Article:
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Somone on the IRBForum (TS) asked about what type of reports that an IRB should provide. There were a lot of good comments. I encouraged a data centric approach to reporting. Here's what I wrote.
I'm not on an IRB, though I have worked closely with one. While many of the comments so far are good, I wonder if most IRBs would benefit from collecting data directly from their customers. This would involve a survey of researchers asking for qualitative data on their interactions with the IRB. The logistics would be more complex, but perhaps a survey of research volunteers would be helpful also.
I also have to mention a topic which is not of direct concern to IRBs, but which, perhaps, should be. In my experience, many researchers overpromise and underdeliver on the time frames in which they will complete their studies. This raises both financial and ethical issues--research delayed is research denied.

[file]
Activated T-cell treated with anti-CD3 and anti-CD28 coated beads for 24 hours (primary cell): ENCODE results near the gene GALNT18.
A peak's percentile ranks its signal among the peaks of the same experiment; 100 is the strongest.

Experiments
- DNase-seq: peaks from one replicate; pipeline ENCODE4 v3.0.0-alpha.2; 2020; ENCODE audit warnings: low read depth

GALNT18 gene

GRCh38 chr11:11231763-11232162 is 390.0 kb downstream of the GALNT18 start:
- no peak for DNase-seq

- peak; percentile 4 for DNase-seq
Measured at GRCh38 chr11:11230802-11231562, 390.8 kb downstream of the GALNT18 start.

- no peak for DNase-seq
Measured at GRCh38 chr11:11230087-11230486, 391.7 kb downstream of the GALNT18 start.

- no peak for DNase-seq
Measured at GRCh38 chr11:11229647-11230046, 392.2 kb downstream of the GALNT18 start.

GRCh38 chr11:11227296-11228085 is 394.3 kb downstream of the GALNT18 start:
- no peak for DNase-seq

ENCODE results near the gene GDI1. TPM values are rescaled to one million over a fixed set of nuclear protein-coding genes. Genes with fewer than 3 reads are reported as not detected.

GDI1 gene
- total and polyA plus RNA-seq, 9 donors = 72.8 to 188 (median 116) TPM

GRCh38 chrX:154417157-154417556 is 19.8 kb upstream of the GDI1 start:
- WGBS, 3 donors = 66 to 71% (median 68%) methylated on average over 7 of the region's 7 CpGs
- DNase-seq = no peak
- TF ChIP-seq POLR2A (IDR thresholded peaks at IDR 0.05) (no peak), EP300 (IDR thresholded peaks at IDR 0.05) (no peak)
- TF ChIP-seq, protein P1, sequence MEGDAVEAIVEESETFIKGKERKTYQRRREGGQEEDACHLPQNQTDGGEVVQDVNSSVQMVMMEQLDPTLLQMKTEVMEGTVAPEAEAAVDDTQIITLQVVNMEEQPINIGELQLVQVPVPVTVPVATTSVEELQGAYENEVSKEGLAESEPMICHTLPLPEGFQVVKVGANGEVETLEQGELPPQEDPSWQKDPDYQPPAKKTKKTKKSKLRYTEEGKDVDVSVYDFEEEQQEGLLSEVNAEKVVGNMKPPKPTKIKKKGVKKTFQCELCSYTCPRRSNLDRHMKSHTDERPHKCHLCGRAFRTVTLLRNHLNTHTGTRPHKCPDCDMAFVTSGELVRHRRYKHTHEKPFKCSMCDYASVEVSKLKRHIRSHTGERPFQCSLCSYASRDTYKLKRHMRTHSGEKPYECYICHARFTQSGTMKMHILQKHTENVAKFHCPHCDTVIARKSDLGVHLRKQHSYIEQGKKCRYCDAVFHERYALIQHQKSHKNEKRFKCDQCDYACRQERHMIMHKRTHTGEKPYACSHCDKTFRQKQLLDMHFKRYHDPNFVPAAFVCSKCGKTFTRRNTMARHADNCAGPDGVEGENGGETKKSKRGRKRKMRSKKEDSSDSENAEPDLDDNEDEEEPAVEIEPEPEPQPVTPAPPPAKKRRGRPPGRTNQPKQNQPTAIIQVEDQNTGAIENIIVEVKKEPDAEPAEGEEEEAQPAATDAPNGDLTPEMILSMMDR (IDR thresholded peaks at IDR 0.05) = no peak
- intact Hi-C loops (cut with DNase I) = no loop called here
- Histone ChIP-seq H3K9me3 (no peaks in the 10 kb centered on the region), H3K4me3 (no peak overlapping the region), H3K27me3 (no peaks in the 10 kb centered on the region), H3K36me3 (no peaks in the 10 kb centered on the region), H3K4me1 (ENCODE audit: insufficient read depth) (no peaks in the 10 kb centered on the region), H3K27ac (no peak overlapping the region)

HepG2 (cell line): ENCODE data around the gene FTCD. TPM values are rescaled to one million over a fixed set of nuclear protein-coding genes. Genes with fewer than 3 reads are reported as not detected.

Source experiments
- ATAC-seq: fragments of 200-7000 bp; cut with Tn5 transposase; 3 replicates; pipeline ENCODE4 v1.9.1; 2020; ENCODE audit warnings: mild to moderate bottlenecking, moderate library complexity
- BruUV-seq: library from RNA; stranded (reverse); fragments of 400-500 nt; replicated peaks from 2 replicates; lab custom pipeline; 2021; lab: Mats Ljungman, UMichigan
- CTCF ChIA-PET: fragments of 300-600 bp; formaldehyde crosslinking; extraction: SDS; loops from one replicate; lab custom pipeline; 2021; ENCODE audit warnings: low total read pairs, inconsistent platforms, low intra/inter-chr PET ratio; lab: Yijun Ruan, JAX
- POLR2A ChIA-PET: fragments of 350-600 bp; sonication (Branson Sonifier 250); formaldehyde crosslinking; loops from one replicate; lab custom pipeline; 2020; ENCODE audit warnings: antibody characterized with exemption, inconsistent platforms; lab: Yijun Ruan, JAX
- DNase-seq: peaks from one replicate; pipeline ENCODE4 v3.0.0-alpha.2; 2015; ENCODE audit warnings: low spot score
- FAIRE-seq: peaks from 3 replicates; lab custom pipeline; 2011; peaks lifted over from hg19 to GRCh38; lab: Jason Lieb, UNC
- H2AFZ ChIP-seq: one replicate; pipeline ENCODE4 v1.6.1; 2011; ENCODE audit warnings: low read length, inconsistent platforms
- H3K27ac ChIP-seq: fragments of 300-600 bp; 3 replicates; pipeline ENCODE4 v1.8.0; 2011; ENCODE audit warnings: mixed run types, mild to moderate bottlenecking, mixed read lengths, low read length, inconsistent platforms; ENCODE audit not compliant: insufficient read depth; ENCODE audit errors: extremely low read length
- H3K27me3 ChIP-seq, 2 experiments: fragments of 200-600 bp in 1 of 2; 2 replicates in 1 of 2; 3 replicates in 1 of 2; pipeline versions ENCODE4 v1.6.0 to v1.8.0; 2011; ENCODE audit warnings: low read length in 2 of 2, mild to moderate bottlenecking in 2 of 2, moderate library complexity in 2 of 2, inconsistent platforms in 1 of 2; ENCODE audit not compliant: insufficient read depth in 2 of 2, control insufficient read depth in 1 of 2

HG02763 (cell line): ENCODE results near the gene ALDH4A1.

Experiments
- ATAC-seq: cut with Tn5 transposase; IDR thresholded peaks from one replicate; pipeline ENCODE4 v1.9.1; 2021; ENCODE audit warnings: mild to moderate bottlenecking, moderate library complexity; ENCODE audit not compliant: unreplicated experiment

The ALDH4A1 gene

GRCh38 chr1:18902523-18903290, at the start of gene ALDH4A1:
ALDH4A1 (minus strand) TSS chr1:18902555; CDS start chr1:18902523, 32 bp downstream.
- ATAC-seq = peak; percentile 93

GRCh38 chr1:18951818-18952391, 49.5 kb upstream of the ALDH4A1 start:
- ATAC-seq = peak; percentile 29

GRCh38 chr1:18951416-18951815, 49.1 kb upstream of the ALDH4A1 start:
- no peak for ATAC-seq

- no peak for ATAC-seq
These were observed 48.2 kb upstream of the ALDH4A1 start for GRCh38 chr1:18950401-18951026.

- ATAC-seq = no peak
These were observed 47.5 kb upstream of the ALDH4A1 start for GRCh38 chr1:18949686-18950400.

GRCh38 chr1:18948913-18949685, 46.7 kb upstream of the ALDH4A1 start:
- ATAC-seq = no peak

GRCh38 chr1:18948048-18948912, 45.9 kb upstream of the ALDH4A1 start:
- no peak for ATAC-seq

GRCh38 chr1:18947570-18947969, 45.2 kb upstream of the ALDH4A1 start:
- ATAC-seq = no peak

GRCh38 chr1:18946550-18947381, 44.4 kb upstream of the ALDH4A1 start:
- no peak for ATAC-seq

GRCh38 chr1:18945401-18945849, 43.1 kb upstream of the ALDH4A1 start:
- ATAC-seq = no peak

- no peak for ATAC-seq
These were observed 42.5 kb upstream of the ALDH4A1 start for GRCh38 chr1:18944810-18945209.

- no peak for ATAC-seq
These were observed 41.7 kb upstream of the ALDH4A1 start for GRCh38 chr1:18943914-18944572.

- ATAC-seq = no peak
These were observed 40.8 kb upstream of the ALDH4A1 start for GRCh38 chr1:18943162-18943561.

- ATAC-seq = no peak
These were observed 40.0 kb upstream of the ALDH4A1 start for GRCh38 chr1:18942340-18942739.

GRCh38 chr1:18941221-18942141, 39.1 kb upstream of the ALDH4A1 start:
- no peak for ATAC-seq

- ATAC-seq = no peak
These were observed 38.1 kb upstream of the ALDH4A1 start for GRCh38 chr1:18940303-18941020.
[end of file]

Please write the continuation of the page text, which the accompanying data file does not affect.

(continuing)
With the IRB at my old job, I conducted a survey of 125 prospective human IRB approved studies and found that 90% failed to include an appropriate time frame for completion of the study. An IRB that approves a study without a definitive completion date is signing a blank check. Of the studies that did report a completion date, 73% took longer than planned, with one study taking almost three years rather than the planned 9 months.
A closely related problem is sample size shortfalls. More than half of the studies fell short of the planned sample size. The average shortfall among these studies was 55%. Almost every IRB insists on a sample size justification in order to assess the risk/benefit ratio. But when a study falls well short of its target sample size, does that invalidate the IRB's risk benefit calculation?
The full details are not published yet, but are available on my old website:
I suspect that many IRBs have the same problem with slipped deadlines and sample size shortfalls. I'd love to talk to anyone who has collected the type of data I'm describing here or who would like to collect this type of data. .